Dr. R.J. Beynon
beynonrj at uxb.liv.ac.uk
Fri Oct 16 02:44:52 EST 1992
NANTEL at UNCVX1.BITNET wrote:
: Greetings Netters!!
: I'm fishing for information concerning the use of protease inhibitors during
: the purification of MBP-fusion proteins from E.coli. PMSF doesn't seem to
: have any effects on the quality of my protein preps. Furthermore, when I
: use antipain + leupeptin the efficiency of the purification step through
: the amylose column is greatly reduced (7-10 fold lower yields). I feel
this is curious - can't really explain that - antipain and leupeptin
are pretty benign
that protease inhibitors are necessary since one of my fusion protein is
: chewed up from 95 to 80 kD during the purification.
: I am faily new to the world of protein purification (yes, another molecular
: biologist doing biochemistry without a licence) and any suggestions would
: be most welcome.
: Andre Nantel
: Biology Dept.
: University of North Carolina
And I'm a biochemist playig at being a molecular biologist :-)
Preventing proteolysis during proten purification can be a pain. Some silly
questions first -
Was the PMSF stock dissolved in water? - if so, it goes off with a half life
of minutes. Always make stock PMSF in dried solvents such as MeOH or PrOH.
PMSF only inhibits some serine proteases - there are another 3/4 classes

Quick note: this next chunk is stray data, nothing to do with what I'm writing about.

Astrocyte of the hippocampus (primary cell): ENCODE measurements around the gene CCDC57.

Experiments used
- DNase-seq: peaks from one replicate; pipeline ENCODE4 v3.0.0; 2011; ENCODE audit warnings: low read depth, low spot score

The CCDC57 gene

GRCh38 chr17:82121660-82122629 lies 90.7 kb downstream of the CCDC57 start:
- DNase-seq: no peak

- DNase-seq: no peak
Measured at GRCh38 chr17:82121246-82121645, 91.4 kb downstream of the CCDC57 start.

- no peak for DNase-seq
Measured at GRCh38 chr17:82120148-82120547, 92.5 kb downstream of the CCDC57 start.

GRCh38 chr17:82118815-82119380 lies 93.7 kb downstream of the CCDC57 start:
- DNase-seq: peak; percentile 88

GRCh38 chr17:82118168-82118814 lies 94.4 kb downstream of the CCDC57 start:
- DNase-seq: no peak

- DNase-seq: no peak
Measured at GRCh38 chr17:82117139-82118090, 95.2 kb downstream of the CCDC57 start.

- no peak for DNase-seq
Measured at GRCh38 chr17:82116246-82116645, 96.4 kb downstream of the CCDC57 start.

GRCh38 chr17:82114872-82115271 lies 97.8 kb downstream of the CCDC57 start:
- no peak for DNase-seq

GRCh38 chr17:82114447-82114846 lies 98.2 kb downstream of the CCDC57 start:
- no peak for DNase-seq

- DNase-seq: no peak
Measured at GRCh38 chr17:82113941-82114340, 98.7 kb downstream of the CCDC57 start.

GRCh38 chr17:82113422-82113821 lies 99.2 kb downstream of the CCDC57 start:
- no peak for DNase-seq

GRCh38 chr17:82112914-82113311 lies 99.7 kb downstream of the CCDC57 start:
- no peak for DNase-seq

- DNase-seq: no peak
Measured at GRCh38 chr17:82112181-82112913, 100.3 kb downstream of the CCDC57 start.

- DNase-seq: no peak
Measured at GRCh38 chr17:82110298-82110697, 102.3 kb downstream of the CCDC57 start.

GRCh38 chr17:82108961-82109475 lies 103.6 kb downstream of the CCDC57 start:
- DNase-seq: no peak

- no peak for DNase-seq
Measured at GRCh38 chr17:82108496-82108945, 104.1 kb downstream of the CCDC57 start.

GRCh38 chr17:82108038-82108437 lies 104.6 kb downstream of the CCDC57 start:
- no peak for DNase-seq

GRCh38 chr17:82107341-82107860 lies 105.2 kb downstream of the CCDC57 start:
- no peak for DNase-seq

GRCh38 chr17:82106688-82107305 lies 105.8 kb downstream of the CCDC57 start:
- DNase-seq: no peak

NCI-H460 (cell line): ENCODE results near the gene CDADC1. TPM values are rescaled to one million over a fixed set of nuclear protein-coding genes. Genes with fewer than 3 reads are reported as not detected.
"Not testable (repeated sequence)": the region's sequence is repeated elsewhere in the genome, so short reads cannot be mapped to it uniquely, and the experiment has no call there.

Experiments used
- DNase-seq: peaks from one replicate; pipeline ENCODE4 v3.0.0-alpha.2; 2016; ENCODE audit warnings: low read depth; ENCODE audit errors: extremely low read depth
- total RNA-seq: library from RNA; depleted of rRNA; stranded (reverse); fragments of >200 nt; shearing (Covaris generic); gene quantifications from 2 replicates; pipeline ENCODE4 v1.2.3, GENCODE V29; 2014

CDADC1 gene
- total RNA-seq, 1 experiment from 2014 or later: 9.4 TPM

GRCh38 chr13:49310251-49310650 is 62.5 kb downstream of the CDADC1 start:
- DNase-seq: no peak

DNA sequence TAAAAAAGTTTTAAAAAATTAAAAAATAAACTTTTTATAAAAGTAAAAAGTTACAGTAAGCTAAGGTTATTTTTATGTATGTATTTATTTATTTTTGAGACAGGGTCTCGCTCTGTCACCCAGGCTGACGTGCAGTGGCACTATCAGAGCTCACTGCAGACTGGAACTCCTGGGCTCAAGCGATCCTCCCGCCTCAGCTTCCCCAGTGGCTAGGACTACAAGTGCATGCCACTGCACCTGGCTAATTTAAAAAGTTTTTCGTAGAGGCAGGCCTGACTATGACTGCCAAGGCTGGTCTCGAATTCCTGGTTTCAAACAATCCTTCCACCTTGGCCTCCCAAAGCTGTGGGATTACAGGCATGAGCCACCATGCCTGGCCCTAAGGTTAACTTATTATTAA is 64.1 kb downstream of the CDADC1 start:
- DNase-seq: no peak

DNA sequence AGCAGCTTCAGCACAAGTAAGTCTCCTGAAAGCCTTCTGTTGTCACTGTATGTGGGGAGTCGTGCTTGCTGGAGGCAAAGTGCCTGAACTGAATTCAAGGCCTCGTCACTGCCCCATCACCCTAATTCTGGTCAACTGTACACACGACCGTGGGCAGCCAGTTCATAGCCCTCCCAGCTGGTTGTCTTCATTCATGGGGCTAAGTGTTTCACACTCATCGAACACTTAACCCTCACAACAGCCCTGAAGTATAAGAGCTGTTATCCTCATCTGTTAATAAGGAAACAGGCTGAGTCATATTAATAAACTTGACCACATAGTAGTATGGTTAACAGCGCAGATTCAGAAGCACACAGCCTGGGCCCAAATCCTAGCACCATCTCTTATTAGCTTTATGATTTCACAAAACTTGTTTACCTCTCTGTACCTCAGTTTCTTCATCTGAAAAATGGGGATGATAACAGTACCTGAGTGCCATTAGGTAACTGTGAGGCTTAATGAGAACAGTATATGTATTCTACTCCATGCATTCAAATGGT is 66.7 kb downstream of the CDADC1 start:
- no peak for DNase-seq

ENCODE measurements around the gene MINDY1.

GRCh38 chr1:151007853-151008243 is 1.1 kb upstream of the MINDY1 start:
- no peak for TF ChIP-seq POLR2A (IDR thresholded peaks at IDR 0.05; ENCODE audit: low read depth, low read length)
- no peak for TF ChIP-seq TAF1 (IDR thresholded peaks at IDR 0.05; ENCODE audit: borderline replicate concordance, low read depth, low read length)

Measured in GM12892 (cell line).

and some unknown class proteases lurking about. If you really want to eliminate
proteolysis, you have to be systematic, and start by making it happen (finding
conditions) and then trying to shut it down. There are dozens of inhibitors
that you could try.
You may find it helpful to have a look at the following:
Beynon, R.J. & Bond, J.S. Proteolytic Enzymes - A Practical Approach
Oxford University Press, (1989)
Harris, E.L.V. & Angal, S. Protein Purification - A Practical Approach
same (1989) - I wrte a section for that on preventing proteolysis
and Walker, J. Methods in Molecular Biology, Vol 3 (1988) I wrote a similar
chapter for that book p1-23.
This may seem like a bit of drum-beating, and it's not meant to be - :-)
I just happen to have worked with thesedelightful enzyme classes for
quite a while. Can't understand why everyone else hates them ;-)
Hell - why not dump your protein and work on the protease instead :-)
Lastly, we discovered some years back that sample preparation for SDS-PAGE can
cause some fragmentation too. Some of the degradation you see might be due to
There are two reasons for this
SDS unfolds substrates faster than proteases, so in a moment
of fleeting glory, the proteases go out with all guns blazing
and wipe out the substrate!
Excessive heating in SDS/reducing agent might be able to break up proteins
slightly as well.
We always TCA ppt proteins before dissolving in sample buffer.
Hope this helps
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